Stephen Hawking's final paper was just published by his colleagues in the pre-print journal arXiv. The team had completed the research a few days before Hawking's death in March.
It was the third in a series of papers that dealt with a concept Hawking spent decades pondering: the black hole information paradox. Here's how it goes:
Black holes are extremely dense, time-space-warping objects that can form when stars collide or giant stars collapse in on themselves. Classical physics suggests that nothing could escape a black hole, even light. But in the 1970s, Hawking proposed that black holes might have a temperature and could slowly leak out quantum particles. This "Hawking radiation" effect means that, eventually, the black hole will evaporate, leaving behind a vacuum that will look the same for each evaporated black hole, no matter what it ate during its lifetime. [The Universe: Big Bang to Now in 10 Easy Steps]
This idea posed a problem: During its lifetime, the black hole swallowed a lot of information in the form of celestial objects, but where did that information go? The laws of physics dictate that no information should be lost: If information existed in the past, we should be able to recover it. Hence, the paradox.
In 2016, Hawking and his team proposed that black holes might have "soft hairs" made up of photons (light particles), or gravitons (hypothetical particles of gravity) that store at least some of this information, Live Science previously reported. These soft hairs surround the black hole's "event horizon," — a boundary beyond which nothing, not even light, can escape.
In the new paper, Hawking and his team found a mechanism — which relies on as-yet-unproven assumptions — for counting the amount of information that soft hairs can carry. "It agreed with the famous formula now inscribed on Stephen's headstone," senior author Andrew Strominger told Live Science in an email. The formula he is referring to is known as "Hawking's equation," and it describes how black holes emit Hawking radiation.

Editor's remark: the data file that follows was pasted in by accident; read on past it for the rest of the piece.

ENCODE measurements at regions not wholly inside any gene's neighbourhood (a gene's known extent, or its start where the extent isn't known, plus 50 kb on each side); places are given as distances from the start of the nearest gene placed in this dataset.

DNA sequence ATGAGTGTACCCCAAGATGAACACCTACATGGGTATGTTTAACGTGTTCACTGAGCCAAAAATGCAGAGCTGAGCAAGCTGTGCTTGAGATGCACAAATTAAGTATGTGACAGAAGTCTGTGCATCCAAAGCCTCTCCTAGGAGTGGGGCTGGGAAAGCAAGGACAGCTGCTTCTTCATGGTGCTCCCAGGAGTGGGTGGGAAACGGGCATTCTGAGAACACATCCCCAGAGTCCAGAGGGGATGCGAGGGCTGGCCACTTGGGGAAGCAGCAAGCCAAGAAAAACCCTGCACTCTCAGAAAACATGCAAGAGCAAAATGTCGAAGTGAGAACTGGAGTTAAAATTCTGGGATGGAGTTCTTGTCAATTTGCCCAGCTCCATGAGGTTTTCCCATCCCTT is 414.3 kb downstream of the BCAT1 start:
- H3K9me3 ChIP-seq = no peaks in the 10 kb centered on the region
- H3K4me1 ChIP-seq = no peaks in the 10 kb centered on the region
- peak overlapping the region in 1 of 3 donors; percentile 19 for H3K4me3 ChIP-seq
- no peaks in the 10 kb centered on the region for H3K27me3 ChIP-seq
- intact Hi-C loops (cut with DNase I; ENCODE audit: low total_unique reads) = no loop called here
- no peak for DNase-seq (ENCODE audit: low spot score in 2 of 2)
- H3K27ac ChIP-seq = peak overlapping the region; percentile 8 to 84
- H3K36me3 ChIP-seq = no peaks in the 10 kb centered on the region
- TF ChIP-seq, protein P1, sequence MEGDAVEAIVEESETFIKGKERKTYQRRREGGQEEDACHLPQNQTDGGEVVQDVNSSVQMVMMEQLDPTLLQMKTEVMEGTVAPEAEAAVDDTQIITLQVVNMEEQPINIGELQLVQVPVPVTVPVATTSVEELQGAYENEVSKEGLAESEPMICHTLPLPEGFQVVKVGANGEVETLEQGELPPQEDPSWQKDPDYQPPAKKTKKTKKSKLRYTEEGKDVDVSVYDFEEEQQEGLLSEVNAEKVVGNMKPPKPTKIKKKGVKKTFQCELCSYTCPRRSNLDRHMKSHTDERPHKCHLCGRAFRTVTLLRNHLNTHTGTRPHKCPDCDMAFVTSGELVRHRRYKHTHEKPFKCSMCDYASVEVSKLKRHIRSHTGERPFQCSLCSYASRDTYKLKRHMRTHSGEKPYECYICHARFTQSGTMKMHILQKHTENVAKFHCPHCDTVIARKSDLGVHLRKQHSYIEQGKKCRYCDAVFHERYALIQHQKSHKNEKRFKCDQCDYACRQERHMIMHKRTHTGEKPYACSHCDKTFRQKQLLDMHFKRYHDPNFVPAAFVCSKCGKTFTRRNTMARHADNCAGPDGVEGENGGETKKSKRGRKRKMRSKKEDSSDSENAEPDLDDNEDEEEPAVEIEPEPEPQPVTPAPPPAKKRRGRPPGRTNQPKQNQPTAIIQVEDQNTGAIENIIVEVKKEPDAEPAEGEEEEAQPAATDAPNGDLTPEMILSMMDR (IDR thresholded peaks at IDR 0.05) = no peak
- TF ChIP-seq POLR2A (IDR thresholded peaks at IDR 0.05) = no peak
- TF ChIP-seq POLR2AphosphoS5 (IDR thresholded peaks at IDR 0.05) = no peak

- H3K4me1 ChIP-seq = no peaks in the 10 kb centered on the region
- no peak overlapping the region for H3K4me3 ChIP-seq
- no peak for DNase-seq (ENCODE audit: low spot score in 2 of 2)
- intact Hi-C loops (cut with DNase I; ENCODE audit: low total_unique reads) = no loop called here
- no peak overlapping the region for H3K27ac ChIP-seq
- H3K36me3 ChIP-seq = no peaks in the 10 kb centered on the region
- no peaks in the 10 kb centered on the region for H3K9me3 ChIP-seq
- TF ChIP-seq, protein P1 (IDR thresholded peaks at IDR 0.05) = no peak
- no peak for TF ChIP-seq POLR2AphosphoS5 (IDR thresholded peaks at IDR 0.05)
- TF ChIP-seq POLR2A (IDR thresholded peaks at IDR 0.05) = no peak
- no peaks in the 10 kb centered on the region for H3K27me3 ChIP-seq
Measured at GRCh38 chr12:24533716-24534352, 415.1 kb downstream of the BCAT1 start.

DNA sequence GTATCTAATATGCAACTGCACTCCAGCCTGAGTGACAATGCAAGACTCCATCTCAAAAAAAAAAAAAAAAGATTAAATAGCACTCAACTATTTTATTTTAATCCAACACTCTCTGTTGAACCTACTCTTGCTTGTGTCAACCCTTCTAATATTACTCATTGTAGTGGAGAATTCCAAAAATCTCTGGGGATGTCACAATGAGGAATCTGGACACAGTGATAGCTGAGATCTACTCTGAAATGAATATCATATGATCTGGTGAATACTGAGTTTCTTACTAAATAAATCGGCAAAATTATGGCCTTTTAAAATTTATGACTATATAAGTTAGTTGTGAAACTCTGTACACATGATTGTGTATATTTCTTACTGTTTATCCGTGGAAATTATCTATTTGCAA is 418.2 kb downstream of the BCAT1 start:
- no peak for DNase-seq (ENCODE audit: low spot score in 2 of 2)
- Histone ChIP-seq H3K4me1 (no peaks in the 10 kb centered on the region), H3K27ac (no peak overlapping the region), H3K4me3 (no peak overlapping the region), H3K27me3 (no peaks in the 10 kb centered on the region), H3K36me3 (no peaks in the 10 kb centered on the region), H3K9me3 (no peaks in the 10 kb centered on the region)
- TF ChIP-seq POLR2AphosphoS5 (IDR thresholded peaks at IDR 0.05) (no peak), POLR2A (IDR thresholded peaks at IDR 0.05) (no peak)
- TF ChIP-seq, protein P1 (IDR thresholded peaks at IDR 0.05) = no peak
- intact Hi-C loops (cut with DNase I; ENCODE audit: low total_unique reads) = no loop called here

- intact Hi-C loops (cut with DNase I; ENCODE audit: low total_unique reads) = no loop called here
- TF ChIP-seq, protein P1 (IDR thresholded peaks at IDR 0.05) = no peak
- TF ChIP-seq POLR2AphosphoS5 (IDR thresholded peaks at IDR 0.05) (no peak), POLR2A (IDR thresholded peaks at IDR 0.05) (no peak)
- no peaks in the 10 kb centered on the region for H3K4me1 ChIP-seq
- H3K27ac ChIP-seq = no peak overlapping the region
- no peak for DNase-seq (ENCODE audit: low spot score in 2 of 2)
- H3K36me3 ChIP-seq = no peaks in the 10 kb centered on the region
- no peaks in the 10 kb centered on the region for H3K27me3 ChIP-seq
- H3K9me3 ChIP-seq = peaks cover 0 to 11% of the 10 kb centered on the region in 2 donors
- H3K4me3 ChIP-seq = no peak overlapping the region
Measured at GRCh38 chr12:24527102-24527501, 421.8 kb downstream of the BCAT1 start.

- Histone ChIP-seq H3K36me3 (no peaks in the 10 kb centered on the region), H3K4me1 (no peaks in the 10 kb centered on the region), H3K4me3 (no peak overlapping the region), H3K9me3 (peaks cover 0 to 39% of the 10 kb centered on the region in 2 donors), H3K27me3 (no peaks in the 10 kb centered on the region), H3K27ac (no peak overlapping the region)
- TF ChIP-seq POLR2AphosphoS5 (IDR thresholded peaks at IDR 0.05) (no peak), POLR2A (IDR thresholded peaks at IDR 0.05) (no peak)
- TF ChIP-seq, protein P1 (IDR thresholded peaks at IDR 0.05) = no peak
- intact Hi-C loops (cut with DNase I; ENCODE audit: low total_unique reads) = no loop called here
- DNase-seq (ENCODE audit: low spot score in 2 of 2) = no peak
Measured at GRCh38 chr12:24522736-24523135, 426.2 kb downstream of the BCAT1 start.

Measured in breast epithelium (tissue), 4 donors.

When a black hole swallows an object, its temperature should change, which means its entropy — or the disorder of its particles — must also change (higher temperatures mean particles move around more rapidly, which means more disorder). In the new study, Hawking and his colleagues showed that "soft hair" can indeed record the entropy of a black hole, according to The Guardian.
Another one of Hawking's colleagues, Malcolm Perry, a professor of theoretical physics at the University of Cambridge, told The Guardian that the late physicist "knew the final result" of the work before he died and that when Perry explained it to him a few days prior, "he simply produced an enormous smile."
There is still much unknown about how these soft hairs store information and whether they store all or only some of the information gobbled up by black holes.
"This is excellent progress, but we have much work yet to do," Strominger said.
Originally published on Live Science.